Then yesterday, I came across notes prepared by Matt Jacobson for his class at UCSF. Here is his opening statement about the GB model:
"Introduction to GB"
• Originally developed by Clark Still.
Original paper is virtually impossible to understand;
GB approximation remains a bit mysterious.
Anyway, so I thought I would put down my two cents worth and qualitative understanding of the model, without mentioning any equation (although one of the equations is "just" Coulomb's law)
The basic goal is simple; to ask what is the solvation energy of an ion or solute in solution (most commonly water). This in turn related to what must be the energy needed to transfer that ion from vacuum to the solvent.
First, let's neglect the charge of the solute. Now for transferring anything into a solvent, we obviously need to create a cavity in the solvent. Thus there needs to be a term that represents the free energy of cavity formation.
Call this ∆G (cav)
Then there is also the Van der Waals interaction that the atoms of the solute will have with the solvent atoms in this cavity. This will lead to a free energy of Van der Waals interaction between the two.
Call this ∆G (vdw)
Now, intuitively, both these quantities will depend on the surface area of the solute, or more accurately, the solvent-exposed surface area. Greater the surface area, bigger the size of the cavity and more the ∆G (cav). Also, greater the surface area, more the vdw interactions with the solvent atoms, so more the ∆G (vdw).
Thus, ∆G (cav) + ∆G (vdw) are proportional to the solvent exposed area (SA).
So ∆G (cav) + ∆G (vdw) = k * SA
where k is a constant of proportionality. Of course, the term to the right will be summed up over all solvent-solute atoms (as are all the other terms). The constant k can be found out from doing a controlled experiment, that is, by transferring an uncharged solute into solvent, for example a hydrocarbon. Thus, one can experimentally determine this constant by transferring various hydrocarbons into solvents and measuring the free energy changes. So there, we have k.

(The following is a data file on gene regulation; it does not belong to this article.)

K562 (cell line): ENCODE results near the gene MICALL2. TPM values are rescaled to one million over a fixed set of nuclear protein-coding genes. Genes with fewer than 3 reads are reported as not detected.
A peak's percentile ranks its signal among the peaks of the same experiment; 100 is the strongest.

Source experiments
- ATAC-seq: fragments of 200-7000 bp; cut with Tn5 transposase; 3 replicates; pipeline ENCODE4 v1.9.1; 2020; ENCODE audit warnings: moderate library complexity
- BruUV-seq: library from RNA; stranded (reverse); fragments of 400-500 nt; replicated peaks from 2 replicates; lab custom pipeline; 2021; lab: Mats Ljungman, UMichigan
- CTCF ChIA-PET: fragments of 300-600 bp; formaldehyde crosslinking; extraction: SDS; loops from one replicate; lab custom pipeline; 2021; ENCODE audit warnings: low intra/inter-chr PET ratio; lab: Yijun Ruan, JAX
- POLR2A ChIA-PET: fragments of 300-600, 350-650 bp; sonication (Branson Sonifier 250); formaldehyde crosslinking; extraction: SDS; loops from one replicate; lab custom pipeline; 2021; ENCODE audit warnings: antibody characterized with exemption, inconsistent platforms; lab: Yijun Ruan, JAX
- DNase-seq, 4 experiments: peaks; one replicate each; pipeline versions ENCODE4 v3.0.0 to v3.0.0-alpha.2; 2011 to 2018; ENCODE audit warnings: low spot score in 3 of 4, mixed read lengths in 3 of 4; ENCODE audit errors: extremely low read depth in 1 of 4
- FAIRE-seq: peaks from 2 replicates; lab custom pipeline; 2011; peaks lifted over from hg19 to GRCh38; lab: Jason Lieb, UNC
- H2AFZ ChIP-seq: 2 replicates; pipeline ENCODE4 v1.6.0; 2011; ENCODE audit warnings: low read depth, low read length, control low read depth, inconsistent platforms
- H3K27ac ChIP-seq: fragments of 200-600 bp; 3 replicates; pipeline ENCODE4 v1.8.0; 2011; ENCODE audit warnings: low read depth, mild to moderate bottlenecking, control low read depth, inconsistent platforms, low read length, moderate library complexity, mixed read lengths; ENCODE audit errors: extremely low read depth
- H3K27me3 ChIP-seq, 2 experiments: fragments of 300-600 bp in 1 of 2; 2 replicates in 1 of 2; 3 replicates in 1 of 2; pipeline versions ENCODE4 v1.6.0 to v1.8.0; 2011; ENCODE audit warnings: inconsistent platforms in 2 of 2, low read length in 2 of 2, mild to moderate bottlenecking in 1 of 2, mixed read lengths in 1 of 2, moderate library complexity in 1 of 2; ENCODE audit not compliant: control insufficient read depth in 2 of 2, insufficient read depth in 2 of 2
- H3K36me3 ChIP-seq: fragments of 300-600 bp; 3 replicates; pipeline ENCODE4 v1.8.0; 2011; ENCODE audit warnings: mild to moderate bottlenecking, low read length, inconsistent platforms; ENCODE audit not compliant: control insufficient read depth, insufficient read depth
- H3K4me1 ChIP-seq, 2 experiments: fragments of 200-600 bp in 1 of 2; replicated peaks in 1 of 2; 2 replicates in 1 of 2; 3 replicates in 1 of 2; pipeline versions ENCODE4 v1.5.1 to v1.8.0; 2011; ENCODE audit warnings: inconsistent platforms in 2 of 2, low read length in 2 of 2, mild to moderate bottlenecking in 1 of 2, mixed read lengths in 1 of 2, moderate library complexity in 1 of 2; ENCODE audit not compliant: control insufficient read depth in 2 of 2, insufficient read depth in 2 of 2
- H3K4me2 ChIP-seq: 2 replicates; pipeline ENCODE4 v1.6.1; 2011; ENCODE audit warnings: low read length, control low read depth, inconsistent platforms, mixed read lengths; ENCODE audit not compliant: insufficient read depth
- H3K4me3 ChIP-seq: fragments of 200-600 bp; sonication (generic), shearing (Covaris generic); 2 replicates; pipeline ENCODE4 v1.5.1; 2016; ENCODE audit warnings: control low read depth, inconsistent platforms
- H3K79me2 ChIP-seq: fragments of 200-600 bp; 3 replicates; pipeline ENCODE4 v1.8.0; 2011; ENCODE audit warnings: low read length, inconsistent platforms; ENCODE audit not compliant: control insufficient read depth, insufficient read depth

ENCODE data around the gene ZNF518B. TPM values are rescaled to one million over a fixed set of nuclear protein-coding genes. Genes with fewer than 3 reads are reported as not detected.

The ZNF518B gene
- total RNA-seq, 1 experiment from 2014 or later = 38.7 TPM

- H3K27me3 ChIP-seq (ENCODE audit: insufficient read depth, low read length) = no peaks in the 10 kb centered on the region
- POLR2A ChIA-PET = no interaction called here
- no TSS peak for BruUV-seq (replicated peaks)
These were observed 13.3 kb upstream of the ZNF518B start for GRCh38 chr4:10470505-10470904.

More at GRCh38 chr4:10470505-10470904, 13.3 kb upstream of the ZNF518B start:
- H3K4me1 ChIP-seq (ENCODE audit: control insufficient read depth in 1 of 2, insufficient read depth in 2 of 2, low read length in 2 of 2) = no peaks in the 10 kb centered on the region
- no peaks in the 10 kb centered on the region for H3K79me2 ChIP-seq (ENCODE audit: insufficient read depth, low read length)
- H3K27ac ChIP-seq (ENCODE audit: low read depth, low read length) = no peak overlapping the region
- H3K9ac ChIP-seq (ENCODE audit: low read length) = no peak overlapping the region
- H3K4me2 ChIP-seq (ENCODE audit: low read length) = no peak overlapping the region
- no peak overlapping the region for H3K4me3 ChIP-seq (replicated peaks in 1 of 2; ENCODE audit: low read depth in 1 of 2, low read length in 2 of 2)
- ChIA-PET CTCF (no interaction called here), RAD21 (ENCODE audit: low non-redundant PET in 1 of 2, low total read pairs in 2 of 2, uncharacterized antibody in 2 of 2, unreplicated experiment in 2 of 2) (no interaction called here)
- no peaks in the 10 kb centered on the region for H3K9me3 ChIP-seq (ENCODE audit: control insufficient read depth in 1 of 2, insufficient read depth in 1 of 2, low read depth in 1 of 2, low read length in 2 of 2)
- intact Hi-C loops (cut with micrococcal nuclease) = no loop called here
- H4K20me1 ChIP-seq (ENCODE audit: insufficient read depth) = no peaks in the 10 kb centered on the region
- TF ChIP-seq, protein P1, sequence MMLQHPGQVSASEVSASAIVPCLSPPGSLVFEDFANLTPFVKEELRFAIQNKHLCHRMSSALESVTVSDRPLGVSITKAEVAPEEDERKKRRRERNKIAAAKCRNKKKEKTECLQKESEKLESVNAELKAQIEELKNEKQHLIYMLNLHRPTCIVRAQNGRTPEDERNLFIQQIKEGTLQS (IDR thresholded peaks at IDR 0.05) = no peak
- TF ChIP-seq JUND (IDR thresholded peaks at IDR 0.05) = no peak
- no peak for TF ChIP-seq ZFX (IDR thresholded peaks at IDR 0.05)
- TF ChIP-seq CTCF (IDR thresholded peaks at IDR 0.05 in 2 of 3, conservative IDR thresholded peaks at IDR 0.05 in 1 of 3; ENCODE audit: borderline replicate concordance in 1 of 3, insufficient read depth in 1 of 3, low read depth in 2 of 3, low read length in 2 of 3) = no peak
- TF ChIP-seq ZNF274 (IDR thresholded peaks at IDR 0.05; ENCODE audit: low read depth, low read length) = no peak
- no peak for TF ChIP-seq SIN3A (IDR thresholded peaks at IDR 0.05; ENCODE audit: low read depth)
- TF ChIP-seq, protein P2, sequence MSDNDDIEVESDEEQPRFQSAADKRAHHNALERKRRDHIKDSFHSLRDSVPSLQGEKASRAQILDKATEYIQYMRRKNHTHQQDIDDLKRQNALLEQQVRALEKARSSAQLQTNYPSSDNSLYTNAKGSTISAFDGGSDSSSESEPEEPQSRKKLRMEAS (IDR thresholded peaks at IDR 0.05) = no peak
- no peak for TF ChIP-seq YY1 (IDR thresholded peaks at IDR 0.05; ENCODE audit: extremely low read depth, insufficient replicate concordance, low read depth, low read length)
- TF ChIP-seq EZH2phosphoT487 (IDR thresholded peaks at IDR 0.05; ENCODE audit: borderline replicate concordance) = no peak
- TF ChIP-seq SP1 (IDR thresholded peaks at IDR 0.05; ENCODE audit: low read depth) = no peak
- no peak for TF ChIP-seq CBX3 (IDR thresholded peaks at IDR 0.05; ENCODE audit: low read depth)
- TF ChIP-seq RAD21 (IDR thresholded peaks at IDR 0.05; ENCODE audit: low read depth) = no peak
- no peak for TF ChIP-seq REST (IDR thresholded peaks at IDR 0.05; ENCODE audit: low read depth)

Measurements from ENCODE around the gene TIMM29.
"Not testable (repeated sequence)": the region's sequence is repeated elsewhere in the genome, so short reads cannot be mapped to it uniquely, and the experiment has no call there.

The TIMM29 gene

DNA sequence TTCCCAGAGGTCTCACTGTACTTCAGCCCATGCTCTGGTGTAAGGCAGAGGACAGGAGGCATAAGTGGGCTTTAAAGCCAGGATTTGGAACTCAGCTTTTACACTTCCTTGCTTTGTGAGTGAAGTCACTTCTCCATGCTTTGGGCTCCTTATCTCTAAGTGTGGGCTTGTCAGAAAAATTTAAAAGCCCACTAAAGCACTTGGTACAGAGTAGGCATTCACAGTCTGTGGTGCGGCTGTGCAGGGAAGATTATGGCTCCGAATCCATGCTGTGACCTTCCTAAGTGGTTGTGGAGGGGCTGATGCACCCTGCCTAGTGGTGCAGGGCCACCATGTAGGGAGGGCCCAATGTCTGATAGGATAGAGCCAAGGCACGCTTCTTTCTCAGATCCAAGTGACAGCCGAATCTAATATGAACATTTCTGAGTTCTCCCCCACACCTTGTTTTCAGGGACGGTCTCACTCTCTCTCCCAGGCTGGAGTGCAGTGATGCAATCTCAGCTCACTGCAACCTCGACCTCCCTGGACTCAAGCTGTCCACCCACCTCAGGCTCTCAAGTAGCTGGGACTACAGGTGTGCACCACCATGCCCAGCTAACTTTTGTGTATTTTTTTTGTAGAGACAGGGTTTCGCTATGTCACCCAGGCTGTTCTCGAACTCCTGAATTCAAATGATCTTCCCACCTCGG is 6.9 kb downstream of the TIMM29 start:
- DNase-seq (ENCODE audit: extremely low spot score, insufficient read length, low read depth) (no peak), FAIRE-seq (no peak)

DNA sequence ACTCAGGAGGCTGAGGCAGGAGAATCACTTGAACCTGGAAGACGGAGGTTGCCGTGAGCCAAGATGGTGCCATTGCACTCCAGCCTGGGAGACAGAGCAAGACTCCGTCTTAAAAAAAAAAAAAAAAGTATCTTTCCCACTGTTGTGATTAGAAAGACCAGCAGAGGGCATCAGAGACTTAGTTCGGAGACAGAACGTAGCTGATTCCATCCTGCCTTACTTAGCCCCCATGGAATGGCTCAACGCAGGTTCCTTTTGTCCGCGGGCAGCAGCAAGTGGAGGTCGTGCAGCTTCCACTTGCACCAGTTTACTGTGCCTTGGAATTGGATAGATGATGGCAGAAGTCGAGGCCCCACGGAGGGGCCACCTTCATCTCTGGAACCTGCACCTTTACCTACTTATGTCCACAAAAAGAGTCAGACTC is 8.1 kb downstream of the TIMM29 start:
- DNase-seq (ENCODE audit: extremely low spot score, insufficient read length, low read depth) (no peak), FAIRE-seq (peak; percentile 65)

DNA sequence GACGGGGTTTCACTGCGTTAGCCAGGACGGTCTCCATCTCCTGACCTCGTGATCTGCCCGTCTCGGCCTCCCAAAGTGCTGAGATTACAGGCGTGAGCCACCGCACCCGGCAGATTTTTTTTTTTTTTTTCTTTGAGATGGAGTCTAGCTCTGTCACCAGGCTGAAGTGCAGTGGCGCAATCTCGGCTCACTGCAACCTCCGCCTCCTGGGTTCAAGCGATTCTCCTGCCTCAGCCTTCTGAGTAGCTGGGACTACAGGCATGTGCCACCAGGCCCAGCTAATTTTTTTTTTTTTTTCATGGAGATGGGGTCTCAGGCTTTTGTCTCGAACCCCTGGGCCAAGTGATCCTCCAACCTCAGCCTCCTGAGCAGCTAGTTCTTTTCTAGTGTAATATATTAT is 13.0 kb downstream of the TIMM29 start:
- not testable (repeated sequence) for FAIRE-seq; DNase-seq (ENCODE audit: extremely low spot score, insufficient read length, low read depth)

Now let's turn to the other component, the interaction due to the charge. Naturally, the term that comes to mind is a Coulombic energy term, that goes as 1/r where r is the solvent atom-solute atom distance.
Call this ∆G (coul.) which is proportional to the charges, and distance between the solute and solvent particles.
But that cannot be all. If the Coulombic energy were the only term for charge interaction, then since it depends only on the distance between the two particles, it would be independent of size and provide no provision for accounting for the size of the particles. But we know that how well an ion is solvated depends crucially on its ionic radius (Li+ vs Cs+ for example), with small ions getting better solvated. So there needs to be a term that needs to take into account this ionic radius and the charge on the ion (because what really matters is the charge/size ratio). This is the Born energy term. But it also includes another term; since what we really care about is the change in the free energy, it would depend upon the dielectric constant of the solvent, with a high-dielectric like water solvating ions better.
Call this ∆G (Born), which is proportional to the ionic charge, the ionic radius, and the dielectric constant of the solvent.
Therefore, the total energy of solvation,
∆G (solv) = ∆G (cav) + ∆G (vdw) + ∆G (coul) + ∆G (Born)with the proportionalities and parameters as enunciated above.
There it is, the GBSA model of implicit solvation, widely used in molecular mechanics and MD protocols. Similar continuum solvation models are also used in quantum mechanical models. The model has shortcomings obviously. It neglects the nuances provided by local changes in water molecule behaviour. The Born energy terms is also an approximation, as ideally it considers higher order terms and long-range solvation effects.
But given its relative crudeness, GBSA is surprisingly accurate quite often, such as in the MM-GBSA protocol of Schrodinger. Looking at the terms, it is not surprising to see why this is so, since the model does a good job of capturing the essential physics of solvation.